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Collaboration: More than Academics
Even as the theory that raising a child takes a village is frequently held up as one of the great truisms of the age, there is very little planning when it comes to actually making this idea work in real life. Parent and teacher partnerships, even at the preschool level, are known to be crucial. Daily communication, as could be the case with daily preschool reports, is perhaps the most successful form of collaborating.
That being said, many of these communications may focus on that which the student accomplished, or failed to finish in the classroom. In some cases, these daily briefings may include requests for assistance with study units, suggestions for at-home reading, and also a preview of the next chapters of the curriculum. Due to the heavy workload placed on some teachers with larger preschool sizes, the daily communication may be little more than a form letter with occasional personal notes jotted down.
Unfortunately, this does not appear to leave a lot of time for discussing character formation and the development of a strong moral fiber. As indicated by Dr. Reesa Sorin at James Cook University, parent teacher collaboration must encompass sufficient detail to help all involved to understand the child’s needs and experiences. Then one could use this information to draft an action plan to help shape the preschooler’s development as well as academic learning.
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Nuts and Bolts of a Deeper Parent Teacher Partnership
It may sound odd, but a child’s character development is an area where even angels may fear to tread, much less preschool teachers. A parent must show a readiness to receive input and a willingness to at least consider a preschool teacher’s observations with regard to the child’s character development. In her article on how to enhance parent-teacher collaboration, Debi Kellerer points out that approaching the teacher as a like-minded partner instead of a confrontational rabble-rouser worked for her in the middle school years of her son’s education. The same holds true for preschool parents as well.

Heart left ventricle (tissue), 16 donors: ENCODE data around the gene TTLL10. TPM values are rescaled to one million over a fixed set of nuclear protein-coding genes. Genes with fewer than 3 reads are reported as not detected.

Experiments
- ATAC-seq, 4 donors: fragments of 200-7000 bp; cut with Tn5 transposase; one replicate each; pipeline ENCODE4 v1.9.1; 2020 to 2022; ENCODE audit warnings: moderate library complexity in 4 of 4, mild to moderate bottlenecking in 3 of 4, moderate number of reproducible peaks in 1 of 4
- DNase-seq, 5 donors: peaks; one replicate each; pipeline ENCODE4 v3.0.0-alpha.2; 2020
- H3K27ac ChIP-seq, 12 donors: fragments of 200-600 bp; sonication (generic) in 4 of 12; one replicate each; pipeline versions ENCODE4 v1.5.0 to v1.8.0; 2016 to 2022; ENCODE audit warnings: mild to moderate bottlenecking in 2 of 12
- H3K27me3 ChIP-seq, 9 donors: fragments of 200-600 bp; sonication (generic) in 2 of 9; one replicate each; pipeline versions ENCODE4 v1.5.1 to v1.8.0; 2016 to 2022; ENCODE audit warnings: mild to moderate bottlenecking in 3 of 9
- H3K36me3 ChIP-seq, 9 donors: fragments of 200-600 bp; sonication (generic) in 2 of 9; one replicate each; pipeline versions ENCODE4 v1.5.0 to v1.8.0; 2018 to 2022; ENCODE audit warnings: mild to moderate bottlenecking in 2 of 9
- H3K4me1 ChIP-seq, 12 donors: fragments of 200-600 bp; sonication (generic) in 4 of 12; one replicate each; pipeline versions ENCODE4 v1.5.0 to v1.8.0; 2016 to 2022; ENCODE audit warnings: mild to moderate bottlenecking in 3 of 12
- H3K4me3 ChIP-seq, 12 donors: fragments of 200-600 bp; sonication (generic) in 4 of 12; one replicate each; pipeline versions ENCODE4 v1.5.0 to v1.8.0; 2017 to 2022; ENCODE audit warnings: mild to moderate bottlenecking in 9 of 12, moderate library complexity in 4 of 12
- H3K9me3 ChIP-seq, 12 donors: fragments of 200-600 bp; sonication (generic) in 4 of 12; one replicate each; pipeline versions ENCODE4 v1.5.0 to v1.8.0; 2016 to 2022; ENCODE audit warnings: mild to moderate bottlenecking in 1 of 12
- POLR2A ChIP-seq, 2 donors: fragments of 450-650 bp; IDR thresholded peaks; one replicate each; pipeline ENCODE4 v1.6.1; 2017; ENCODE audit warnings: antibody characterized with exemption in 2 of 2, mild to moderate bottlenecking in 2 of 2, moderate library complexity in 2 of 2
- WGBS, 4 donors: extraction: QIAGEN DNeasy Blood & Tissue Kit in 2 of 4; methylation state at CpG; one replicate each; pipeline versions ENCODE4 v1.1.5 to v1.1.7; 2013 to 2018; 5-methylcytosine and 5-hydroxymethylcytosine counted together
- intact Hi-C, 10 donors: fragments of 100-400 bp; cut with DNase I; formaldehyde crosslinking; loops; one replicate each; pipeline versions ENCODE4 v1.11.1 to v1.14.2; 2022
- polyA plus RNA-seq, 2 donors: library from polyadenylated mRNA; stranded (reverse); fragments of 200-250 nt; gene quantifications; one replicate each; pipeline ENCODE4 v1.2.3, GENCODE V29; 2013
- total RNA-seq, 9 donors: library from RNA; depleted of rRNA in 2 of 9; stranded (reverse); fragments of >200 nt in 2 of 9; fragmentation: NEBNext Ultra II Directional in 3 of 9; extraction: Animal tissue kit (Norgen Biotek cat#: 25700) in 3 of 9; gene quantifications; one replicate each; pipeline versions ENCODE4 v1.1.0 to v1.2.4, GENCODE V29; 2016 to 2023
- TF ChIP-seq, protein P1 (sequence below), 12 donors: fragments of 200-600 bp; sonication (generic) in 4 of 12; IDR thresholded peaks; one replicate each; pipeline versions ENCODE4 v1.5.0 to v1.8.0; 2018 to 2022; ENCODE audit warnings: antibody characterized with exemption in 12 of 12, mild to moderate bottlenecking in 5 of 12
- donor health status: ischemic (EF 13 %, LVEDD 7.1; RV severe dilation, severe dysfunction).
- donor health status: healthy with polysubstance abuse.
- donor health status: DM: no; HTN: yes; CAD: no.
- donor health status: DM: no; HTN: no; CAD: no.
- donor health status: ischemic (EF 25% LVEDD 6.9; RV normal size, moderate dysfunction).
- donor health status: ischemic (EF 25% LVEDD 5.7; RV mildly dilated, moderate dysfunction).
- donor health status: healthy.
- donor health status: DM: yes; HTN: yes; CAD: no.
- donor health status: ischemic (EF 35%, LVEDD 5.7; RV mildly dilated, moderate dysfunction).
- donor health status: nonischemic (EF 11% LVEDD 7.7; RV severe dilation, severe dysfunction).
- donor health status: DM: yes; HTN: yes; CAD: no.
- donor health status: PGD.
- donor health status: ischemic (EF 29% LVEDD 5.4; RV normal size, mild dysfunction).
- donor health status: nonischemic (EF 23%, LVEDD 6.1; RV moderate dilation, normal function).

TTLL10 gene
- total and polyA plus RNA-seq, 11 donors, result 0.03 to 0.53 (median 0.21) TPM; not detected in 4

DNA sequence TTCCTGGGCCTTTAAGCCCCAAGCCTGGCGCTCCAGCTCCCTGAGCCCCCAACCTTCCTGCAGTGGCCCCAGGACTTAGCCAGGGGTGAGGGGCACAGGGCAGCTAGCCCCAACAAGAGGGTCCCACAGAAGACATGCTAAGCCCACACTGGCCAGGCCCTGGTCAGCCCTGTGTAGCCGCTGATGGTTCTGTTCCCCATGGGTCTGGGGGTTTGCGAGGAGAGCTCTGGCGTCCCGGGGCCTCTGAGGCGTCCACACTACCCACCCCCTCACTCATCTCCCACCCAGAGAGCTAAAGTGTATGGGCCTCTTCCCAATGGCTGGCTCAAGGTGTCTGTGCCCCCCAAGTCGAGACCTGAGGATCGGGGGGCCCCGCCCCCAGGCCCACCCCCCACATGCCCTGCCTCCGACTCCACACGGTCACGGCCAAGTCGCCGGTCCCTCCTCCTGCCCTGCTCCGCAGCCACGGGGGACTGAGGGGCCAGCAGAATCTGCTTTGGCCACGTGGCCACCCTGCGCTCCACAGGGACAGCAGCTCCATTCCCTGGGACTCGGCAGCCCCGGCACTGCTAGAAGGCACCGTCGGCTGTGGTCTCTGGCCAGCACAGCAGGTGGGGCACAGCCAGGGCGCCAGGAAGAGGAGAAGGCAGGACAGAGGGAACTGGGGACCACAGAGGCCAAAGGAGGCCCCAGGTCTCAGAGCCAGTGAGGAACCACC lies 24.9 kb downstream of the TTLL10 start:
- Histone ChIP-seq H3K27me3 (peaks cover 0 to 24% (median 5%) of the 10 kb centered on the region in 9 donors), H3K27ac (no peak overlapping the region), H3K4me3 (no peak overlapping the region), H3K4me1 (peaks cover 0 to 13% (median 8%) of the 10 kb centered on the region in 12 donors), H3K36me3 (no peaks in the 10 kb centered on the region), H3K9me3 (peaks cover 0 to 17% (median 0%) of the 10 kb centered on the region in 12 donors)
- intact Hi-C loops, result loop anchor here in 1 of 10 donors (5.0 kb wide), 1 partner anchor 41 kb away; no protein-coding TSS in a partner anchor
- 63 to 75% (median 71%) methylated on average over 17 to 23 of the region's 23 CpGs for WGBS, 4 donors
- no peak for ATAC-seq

Only if the preschool teacher is unafraid of sharing observations, praise and concern alike, can there truly be the kind of parent teacher collaboration with preschool children, parents, and other caregivers that is needed to positively influence a child’s character development. As a parent, this means becoming a visible helper in the school at large and the preschool classroom in particular. This interaction must be devoid of taking over or offering unsolicited advice, but should be marked by taking direction from the teacher and expressly supporting her role of authority.
Getting to know the teachers and children on this level may be an eye opening experience in its own right. Moreover, it helps grownups to gain a new appreciation of what children deal with on a daily basis. Be sure to verbalize expressly that you want to know about your child’s character: the good, the bad, and even the ugly. Explain what your vision is for your child’s character and be open about adverse character traits you are trying to correct at home. For example, share with the preschool teacher that your child has a hard time sharing his toys with his sister, but that he is wonderful helping his aged grandfather with finding things the senior may have misplaced in the home.
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Handling the Feedback
Even though children’s character formation and development sounds like a noble goal that any parent would and should thrive for, there are some pitfalls. For example, it is easy to make this request when your child is a perfect little angel, but it might be a bit more challenging when you are afraid of what you might be hearing about your little less than perfect child. Accept feedback, mull it over, and then see if it honestly applies.
Keep preschool teacher communications about the child’s character development private and do not share with your child what the teacher is telling you. Instead, approach the issue in a more roundabout manner by talking through specific situations in a hypothetical manner. Role-play scenarios and equip your child to alter his or her responses that might be contrary to the character development you desire. Do not punish the child for character traits except in cases of egregious behavior, such as hitting or destroying another child’s belongings on purpose. Instead use love, understanding, empathy and also positive reinforcement to shape the traits and channel behavior into becoming more acceptable.
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- Dr. Reesa Sorin: “Promoting Emotional Health and Wellbeing through Partnerships" -- http://www.aare.edu.au/02pap/sor02663.htm (accessed May 30, 2011)
- Debi Kellerer: “The Value of Parent-Teacher Collaboration" -- http://www.greatschools.net/LD/school-learning/the-value-of-parent-teacher-collaboration.gs?content=692 (accessed May 30, 2011)